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Newsletter: The path to victory for six Oscar best picture contenders

An Oscar nomination for Leonardo DiCaprio would boost the chances of “Once Upon a Time ... in Hollywood.”
An Oscar nomination for Leonardo DiCaprio would boost the chances of “Once Upon a Time ... in Hollywood.”
(Andrew Cooper / Columbia Pictures)

There are six movies that could win the best picture Oscar in February. Maybe seven, but it’s going to take an act of divine intervention to boost “The Two Popes.” And since God has been thanked less at the Oscars than Harvey Weinstein, that’s probably not going to happen.

Welcome to the Gold Standard, the newsletter from the Los Angeles Times that helps guide you through the ins and outs of the awards season leading up to the Oscars.

I’m Glenn Whipp, The Times’ awards columnist and your newsletter host.

The Oscar nominations the main contenders need in order to win

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Oscar voting begins the day after New Year’s, meaning academy members should be busy powering through movies and preparing their hangover remedies so they can be good to go Jan. 2.

We’re pretty sure about the movies that will be nominated for best picture. But which film will go on to take the top prize at the Oscars? Judging from the early slates of winners and nominees for other awards, you could make a case for six movies. Each one needs things to break a certain way on Oscar nomination morning to bolster their chances in what remains a fairly fluid race.

I took a look at the six favorites — “Parasite,” “The Irishman,” “Once Upon a Time ... in Hollywood,” “1917,” “Marriage Story” and “Jojo Rabbit” — and predicted the nominations that each film could earn and noted the nomination each needed to earn. (And yes, I’m keeping my fingers crossed for the great Song Kang Ho.)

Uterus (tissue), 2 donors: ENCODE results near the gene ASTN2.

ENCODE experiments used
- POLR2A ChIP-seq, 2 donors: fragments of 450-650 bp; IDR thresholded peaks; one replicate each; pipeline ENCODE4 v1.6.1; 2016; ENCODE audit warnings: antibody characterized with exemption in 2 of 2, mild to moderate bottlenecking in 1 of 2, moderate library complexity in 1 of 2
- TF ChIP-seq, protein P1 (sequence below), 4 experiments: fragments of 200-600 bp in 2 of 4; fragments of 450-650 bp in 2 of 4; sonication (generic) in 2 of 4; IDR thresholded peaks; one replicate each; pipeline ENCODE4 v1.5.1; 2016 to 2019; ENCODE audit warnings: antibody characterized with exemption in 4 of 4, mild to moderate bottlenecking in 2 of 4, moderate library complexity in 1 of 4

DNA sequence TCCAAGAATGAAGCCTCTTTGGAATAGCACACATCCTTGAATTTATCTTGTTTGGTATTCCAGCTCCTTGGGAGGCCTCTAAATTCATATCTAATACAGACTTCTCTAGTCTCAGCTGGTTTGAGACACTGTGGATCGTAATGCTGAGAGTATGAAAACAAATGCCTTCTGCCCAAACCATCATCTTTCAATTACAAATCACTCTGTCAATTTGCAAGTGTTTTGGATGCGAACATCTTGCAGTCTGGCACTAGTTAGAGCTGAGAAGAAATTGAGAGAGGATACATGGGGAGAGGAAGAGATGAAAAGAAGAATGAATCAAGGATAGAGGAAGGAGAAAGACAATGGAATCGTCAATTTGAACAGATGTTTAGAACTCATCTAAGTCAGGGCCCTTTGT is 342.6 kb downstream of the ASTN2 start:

Michael B. Jordan, left, and Jamie Foxx star in “Just Mercy.”
Michael B. Jordan, left, and Jamie Foxx star in “Just Mercy.”
(Michael Nagle / For The Times)

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Jamie Foxx and Michael B. Jordan see God’s work in their new movie

A couple of actors who are thanking God are Jamie Foxx and Michael B. Jordan, stars of the moving legal drama “Just Mercy.” I had lunch with them a looooong time ago at the Toronto Film Festival, shortly before the film’s premiere, and they shared the story of a mysterious ailment that plagued Jordan during the shoot.

The night before the first day of filming, Jordan woke up in excruciating pain. His left side was numb and throbbing. Jordan figured it was a pinched nerve. But the discomfort — which he calls the worst pain he has felt in his life — continued for a month. No one could figure out what was wrong.

Foxx called a physician friend to come to Atlanta and examine Jordan. The doctor couldn’t find the problem, telling Jordan: “Sometimes when you can’t diagnose something, that’s something God is putting on you.”

In the film, Jordan plays Bryan Stevenson, an attorney dedicated to freeing people wrongly convicted. It’s grueling work and often disheartening. Jordan channeled his pain and frustration into his portrayal.

“I’m always trying to find things to add an extra layer,” Jordan says. “That was something I had to go through. What’s more important? Temporary pain or a movie that’s going to last forever?”

“Just Mercy” is playing in select theaters in Los Angeles and New York, and will expand nationwide Jan. 10.

Sam Mendes, director and co-writer of the war drama “1917.”
Sam Mendes, director and co-writer of the war drama “1917.”
(Brian van der Brug / Los Angeles Times)
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Sam Mendes on ‘1917': ‘Not a history lesson’

The intense, involving war drama “1917" opened on Christmas, and Times film writer Josh Rottenberg spoke with filmmaker Sam Mendes about its origins (it’s dedicated to his grandfather, who fought in World War I) and its immersive construction.

Made to look as if it were filmed in a single, unbroken take, “1917" tells the ticking-clock story of two British soldiers embarking on a fraught mission to deliver an urgent message.

“I’ve made this movie for as big an audience as possible, not for people who understand history,” Mendes said. “It’s not a history lesson or ‘Eat your peas and cabbage.’ You’re trying to articulate some larger truth. It’s when human beings are pushed to their absolute limit that you begin to understand a bit more about the human experience: what it is to walk hand-in-hand with death, to not know whether you’re ever going to see your family again, to have your friend die in your arms.”

“1917" is one of the six movies I mentioned earlier in this newsletter, an Oscar contender that has the potential to go all the way.

Feedback?

I’d love to hear from you. Email me at glenn.whipp@latimes.com.

Can’t get enough about awards season? Follow me at @glennwhipp on Twitter.


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